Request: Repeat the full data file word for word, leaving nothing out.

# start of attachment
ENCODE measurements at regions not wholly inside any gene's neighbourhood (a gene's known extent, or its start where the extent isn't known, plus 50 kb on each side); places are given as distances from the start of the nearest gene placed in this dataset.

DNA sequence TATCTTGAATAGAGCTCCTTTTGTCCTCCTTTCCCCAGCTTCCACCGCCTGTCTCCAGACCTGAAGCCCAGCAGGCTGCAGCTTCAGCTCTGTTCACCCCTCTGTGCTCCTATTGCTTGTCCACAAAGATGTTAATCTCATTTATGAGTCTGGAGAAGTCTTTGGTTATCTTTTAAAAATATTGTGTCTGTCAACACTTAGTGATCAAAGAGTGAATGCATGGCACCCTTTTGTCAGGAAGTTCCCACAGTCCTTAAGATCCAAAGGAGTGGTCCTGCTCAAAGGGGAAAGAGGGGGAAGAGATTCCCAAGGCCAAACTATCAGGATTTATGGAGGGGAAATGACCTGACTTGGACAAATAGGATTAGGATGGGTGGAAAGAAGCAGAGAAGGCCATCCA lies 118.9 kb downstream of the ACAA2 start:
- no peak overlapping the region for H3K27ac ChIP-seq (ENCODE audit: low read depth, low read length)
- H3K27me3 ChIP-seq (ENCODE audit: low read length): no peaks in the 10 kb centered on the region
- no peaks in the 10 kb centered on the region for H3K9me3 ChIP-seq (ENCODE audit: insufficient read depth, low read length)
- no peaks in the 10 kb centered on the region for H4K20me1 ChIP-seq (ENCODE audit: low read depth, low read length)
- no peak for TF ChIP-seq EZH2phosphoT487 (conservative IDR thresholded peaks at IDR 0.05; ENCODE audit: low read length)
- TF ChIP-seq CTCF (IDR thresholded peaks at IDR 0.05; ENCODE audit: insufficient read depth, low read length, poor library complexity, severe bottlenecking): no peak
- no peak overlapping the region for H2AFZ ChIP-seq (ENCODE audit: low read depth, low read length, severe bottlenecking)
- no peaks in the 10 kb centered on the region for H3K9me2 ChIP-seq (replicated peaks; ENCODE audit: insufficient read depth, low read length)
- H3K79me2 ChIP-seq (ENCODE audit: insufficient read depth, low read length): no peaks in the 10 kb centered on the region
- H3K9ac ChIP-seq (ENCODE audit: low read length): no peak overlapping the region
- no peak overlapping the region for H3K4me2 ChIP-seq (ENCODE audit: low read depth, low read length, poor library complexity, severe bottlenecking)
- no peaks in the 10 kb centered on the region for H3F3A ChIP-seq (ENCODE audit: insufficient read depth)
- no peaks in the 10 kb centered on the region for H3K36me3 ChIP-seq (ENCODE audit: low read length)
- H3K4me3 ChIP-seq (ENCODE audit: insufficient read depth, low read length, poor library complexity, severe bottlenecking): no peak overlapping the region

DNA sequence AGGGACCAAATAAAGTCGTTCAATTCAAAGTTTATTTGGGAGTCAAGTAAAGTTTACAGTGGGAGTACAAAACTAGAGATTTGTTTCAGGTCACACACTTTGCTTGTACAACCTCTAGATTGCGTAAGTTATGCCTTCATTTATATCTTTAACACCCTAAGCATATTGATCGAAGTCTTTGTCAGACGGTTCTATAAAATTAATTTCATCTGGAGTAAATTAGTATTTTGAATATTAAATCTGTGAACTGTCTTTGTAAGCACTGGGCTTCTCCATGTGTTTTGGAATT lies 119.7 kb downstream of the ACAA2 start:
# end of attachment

ENCODE measurements at regions not wholly inside any gene's neighbourhood (a gene's known extent, or its start where the extent isn't known, plus 50 kb on each side); places are given as distances from the start of the nearest gene placed in this dataset.

DNA sequence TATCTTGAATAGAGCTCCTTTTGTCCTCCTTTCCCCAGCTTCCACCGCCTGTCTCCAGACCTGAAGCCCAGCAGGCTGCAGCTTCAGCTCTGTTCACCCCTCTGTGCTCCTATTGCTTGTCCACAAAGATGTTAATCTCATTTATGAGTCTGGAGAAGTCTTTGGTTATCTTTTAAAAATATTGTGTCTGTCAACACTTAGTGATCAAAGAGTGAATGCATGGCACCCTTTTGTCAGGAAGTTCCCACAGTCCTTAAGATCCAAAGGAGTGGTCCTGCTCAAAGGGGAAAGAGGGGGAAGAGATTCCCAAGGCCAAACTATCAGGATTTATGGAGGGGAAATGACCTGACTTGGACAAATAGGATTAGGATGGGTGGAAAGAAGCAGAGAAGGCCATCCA lies 118.9 kb downstream of the ACAA2 start:
- no peak overlapping the region for H3K27ac ChIP-seq (ENCODE audit: low read depth, low read length)
- H3K27me3 ChIP-seq (ENCODE audit: low read length): no peaks in the 10 kb centered on the region
- no peaks in the 10 kb centered on the region for H3K9me3 ChIP-seq (ENCODE audit: insufficient read depth, low read length)
- no peaks in the 10 kb centered on the region for H4K20me1 ChIP-seq (ENCODE audit: low read depth, low read length)
- no peak for TF ChIP-seq EZH2phosphoT487 (conservative IDR thresholded peaks at IDR 0.05; ENCODE audit: low read length)
- TF ChIP-seq CTCF (IDR thresholded peaks at IDR 0.05; ENCODE audit: insufficient read depth, low read length, poor library complexity, severe bottlenecking): no peak
- no peak overlapping the region for H2AFZ ChIP-seq (ENCODE audit: low read depth, low read length, severe bottlenecking)
- no peaks in the 10 kb centered on the region for H3K9me2 ChIP-seq (replicated peaks; ENCODE audit: insufficient read depth, low read length)
- H3K79me2 ChIP-seq (ENCODE audit: insufficient read depth, low read length): no peaks in the 10 kb centered on the region
- H3K9ac ChIP-seq (ENCODE audit: low read length): no peak overlapping the region
- no peak overlapping the region for H3K4me2 ChIP-seq (ENCODE audit: low read depth, low read length, poor library complexity, severe bottlenecking)
- no peaks in the 10 kb centered on the region for H3F3A ChIP-seq (ENCODE audit: insufficient read depth)
- no peaks in the 10 kb centered on the region for H3K36me3 ChIP-seq (ENCODE audit: low read length)
- H3K4me3 ChIP-seq (ENCODE audit: insufficient read depth, low read length, poor library complexity, severe bottlenecking): no peak overlapping the region

DNA sequence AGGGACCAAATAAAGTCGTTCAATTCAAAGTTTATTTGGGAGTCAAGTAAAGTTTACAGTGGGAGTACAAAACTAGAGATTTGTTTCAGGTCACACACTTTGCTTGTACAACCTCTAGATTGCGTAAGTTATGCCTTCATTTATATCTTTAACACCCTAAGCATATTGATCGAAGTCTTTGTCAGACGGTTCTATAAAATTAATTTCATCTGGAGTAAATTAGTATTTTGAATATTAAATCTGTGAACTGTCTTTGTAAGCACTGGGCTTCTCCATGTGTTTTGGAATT lies 119.7 kb downstream of the ACAA2 start: